While I would love to bring tasting notes and reviews to my readers exclusively about cutting-edge, up-to-date scotch with wide availability… sometimes I’m just flat-out late to the party. I picked up a 50ml miniature of this vatted malt – sorry – “blended malt scotch whisky” from a bargain bin of forgotten minis at a Berkeley, CA liquor store. Full bottles of the whisky itself are long since sold out and largely unremembered. Why am I telling you about it now? Because I don’t want to waste a full tasting note. Sorry.
The product itself has been discontinued due to a lack of malt availability. Sometimes blended malts like this depend on found single-barrels that cannot be easily replaced or replicated once they run dry. I doubt there’s a lot of recharred Clynelish floating around. In this case, John Glaser of Compass Box was looking for a way to make a smoky, peaty blend which lacked the “fireplace” aftertaste often associated with the heavier Islays. He wanted an easy-drinking peated malt. To achieve this, he blended a refill Caol Ila (one of the lightest Islays, likely made even lighter by the refill barrel) with a refill Clynelish (a partially-sherried Highlander with mild waxy notes), and a little bit of Clynelish from a re-charred barrel. The latter was probably included to up the wood character which would have been missing from the refill casks.
The result was released at craft presentation (46% ABV, no color added, no chill-filtering) for around $50 a bottle. You might still find a few dusty bottles of this floating around in bargain bins or in collections. You could probably also find the miniatures somewhere, as there seems to have been some kind of major campaign to distribute them widely to liquor stores.
(Note: Initially there is little nose – let it breathe a few minutes after pouring).
Nose: The Caol Ila is right there up front – smoked paprika, maple bacon fat, and smouldering hay. Behind it lurks some orange blossom honey and a hint of floral notes – elderflower? A few drops of water amps up the florals, but also increases the nose tickle.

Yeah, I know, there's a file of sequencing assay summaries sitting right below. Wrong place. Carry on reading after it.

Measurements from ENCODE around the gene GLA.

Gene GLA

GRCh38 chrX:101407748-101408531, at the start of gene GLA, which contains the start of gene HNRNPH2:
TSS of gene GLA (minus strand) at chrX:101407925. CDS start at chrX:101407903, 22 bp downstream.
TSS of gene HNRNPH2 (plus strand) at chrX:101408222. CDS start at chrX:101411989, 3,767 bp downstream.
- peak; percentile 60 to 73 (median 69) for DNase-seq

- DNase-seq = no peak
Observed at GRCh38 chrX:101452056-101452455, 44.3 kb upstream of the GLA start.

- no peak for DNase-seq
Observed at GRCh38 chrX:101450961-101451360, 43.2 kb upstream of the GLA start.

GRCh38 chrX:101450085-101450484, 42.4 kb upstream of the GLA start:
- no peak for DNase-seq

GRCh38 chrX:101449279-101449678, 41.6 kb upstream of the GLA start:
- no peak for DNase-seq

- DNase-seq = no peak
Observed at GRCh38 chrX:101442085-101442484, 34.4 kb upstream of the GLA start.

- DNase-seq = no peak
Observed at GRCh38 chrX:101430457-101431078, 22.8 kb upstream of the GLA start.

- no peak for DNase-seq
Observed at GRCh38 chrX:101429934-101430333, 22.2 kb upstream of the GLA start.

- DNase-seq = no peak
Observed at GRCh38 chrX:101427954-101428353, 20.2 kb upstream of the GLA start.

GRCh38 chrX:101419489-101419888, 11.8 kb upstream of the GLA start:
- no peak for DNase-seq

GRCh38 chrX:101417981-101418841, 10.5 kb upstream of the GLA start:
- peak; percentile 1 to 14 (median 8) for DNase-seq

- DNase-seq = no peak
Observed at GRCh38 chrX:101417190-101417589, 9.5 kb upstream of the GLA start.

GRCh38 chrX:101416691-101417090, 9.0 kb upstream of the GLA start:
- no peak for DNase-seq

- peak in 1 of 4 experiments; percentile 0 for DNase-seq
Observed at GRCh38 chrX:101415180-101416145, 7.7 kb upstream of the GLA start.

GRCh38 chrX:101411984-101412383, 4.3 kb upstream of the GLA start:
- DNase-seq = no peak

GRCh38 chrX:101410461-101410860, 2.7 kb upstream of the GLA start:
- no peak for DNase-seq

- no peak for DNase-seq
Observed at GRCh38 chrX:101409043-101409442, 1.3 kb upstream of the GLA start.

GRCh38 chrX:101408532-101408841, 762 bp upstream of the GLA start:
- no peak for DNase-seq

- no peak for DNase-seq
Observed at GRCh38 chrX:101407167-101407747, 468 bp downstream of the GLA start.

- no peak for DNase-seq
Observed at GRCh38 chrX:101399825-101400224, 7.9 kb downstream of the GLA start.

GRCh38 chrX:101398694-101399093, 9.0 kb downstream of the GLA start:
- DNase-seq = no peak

Palate: Medium body, with big peat in the lead. Muddy and woody at first, but quickly yielding to the sweeter malt notes, which blend well with the peat. There’s nothing subtle here – wood char, salty peat, and malty sweetness. These overshadow anything more delicate that might have been present in the original malts. A few drops of water seems to meld the flavors a bit better – and also brings out a little tangerine and lemon peel.
Finish: Medium-long. A bit salty – the peat has become a little astringent and the oak turned mildly bitter. I wish for some of the highland malt notes here, but unfortunately they’re gone. It leaves me with a hint of nuttiness. With water, there is a lot of citrus on the finish, balancing the bitter notes much better.
Overall: I’m not sure I would call this “easy drinking”, and I don’t think I would buy a bottle (if it were still available!). John did manage to achieve part of his goal: a big, peaty Caol Ila with a powerfully sweet highlander to give it some background. The peat isn’t off-putting, but it doesn’t allow for much elegance to come through. The best part is the nose, which deftly combines the best attributes of those two malts. If you do come across a dram, try it with a little water.